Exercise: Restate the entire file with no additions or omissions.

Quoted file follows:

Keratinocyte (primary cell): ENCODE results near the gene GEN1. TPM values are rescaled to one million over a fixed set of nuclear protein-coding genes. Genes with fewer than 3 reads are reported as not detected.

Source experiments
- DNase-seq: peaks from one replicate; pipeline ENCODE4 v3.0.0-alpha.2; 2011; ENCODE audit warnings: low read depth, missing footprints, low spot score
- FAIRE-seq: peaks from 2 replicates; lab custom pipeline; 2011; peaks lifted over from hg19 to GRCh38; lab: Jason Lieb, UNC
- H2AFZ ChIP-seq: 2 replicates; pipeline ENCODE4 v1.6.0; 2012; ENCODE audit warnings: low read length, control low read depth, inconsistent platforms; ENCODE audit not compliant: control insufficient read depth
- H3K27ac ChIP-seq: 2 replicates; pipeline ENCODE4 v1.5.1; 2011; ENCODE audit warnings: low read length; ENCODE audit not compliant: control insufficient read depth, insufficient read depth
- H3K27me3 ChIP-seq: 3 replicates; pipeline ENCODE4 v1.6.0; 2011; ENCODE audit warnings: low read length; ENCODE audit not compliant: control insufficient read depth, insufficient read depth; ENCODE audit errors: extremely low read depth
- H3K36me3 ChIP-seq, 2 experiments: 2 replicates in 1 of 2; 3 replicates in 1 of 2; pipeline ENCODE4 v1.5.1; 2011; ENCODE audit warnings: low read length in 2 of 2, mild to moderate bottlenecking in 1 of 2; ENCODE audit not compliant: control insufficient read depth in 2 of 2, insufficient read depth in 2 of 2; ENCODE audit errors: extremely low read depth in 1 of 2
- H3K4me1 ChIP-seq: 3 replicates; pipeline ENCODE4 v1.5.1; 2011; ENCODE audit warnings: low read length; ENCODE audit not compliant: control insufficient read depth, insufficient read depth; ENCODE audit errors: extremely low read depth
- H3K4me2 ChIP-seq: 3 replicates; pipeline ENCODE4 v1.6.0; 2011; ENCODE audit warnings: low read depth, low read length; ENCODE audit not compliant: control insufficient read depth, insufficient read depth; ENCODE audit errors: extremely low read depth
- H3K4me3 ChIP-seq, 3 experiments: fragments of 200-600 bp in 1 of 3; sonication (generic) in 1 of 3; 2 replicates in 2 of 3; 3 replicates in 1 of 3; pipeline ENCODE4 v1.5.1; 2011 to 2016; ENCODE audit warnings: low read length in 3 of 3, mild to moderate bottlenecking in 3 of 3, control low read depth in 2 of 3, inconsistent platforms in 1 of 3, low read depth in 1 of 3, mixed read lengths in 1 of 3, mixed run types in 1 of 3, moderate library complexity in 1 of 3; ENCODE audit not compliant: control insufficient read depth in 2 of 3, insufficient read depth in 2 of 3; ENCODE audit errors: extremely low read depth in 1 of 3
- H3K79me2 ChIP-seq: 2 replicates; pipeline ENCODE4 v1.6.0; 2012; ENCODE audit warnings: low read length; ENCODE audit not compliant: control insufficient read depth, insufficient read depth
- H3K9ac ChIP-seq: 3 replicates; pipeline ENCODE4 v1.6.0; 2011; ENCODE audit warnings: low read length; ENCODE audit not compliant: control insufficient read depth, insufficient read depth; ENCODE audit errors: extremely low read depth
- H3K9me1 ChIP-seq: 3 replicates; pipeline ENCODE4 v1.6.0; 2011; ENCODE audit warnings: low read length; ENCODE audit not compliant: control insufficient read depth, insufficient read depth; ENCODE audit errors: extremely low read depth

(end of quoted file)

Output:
Keratinocyte (primary cell): ENCODE results near the gene GEN1. TPM values are rescaled to one million over a fixed set of nuclear protein-coding genes. Genes with fewer than 3 reads are reported as not detected.

Source experiments
- DNase-seq: peaks from one replicate; pipeline ENCODE4 v3.0.0-alpha.2; 2011; ENCODE audit warnings: low read depth, missing footprints, low spot score
- FAIRE-seq: peaks from 2 replicates; lab custom pipeline; 2011; peaks lifted over from hg19 to GRCh38; lab: Jason Lieb, UNC
- H2AFZ ChIP-seq: 2 replicates; pipeline ENCODE4 v1.6.0; 2012; ENCODE audit warnings: low read length, control low read depth, inconsistent platforms; ENCODE audit not compliant: control insufficient read depth
- H3K27ac ChIP-seq: 2 replicates; pipeline ENCODE4 v1.5.1; 2011; ENCODE audit warnings: low read length; ENCODE audit not compliant: control insufficient read depth, insufficient read depth
- H3K27me3 ChIP-seq: 3 replicates; pipeline ENCODE4 v1.6.0; 2011; ENCODE audit warnings: low read length; ENCODE audit not compliant: control insufficient read depth, insufficient read depth; ENCODE audit errors: extremely low read depth
- H3K36me3 ChIP-seq, 2 experiments: 2 replicates in 1 of 2; 3 replicates in 1 of 2; pipeline ENCODE4 v1.5.1; 2011; ENCODE audit warnings: low read length in 2 of 2, mild to moderate bottlenecking in 1 of 2; ENCODE audit not compliant: control insufficient read depth in 2 of 2, insufficient read depth in 2 of 2; ENCODE audit errors: extremely low read depth in 1 of 2
- H3K4me1 ChIP-seq: 3 replicates; pipeline ENCODE4 v1.5.1; 2011; ENCODE audit warnings: low read length; ENCODE audit not compliant: control insufficient read depth, insufficient read depth; ENCODE audit errors: extremely low read depth
- H3K4me2 ChIP-seq: 3 replicates; pipeline ENCODE4 v1.6.0; 2011; ENCODE audit warnings: low read depth, low read length; ENCODE audit not compliant: control insufficient read depth, insufficient read depth; ENCODE audit errors: extremely low read depth
- H3K4me3 ChIP-seq, 3 experiments: fragments of 200-600 bp in 1 of 3; sonication (generic) in 1 of 3; 2 replicates in 2 of 3; 3 replicates in 1 of 3; pipeline ENCODE4 v1.5.1; 2011 to 2016; ENCODE audit warnings: low read length in 3 of 3, mild to moderate bottlenecking in 3 of 3, control low read depth in 2 of 3, inconsistent platforms in 1 of 3, low read depth in 1 of 3, mixed read lengths in 1 of 3, mixed run types in 1 of 3, moderate library complexity in 1 of 3; ENCODE audit not compliant: control insufficient read depth in 2 of 3, insufficient read depth in 2 of 3; ENCODE audit errors: extremely low read depth in 1 of 3
- H3K79me2 ChIP-seq: 2 replicates; pipeline ENCODE4 v1.6.0; 2012; ENCODE audit warnings: low read length; ENCODE audit not compliant: control insufficient read depth, insufficient read depth
- H3K9ac ChIP-seq: 3 replicates; pipeline ENCODE4 v1.6.0; 2011; ENCODE audit warnings: low read length; ENCODE audit not compliant: control insufficient read depth, insufficient read depth; ENCODE audit errors: extremely low read depth
- H3K9me1 ChIP-seq: 3 replicates; pipeline ENCODE4 v1.6.0; 2011; ENCODE audit warnings: low read length; ENCODE audit not compliant: control insufficient read depth, insufficient read depth; ENCODE audit errors: extremely low read depth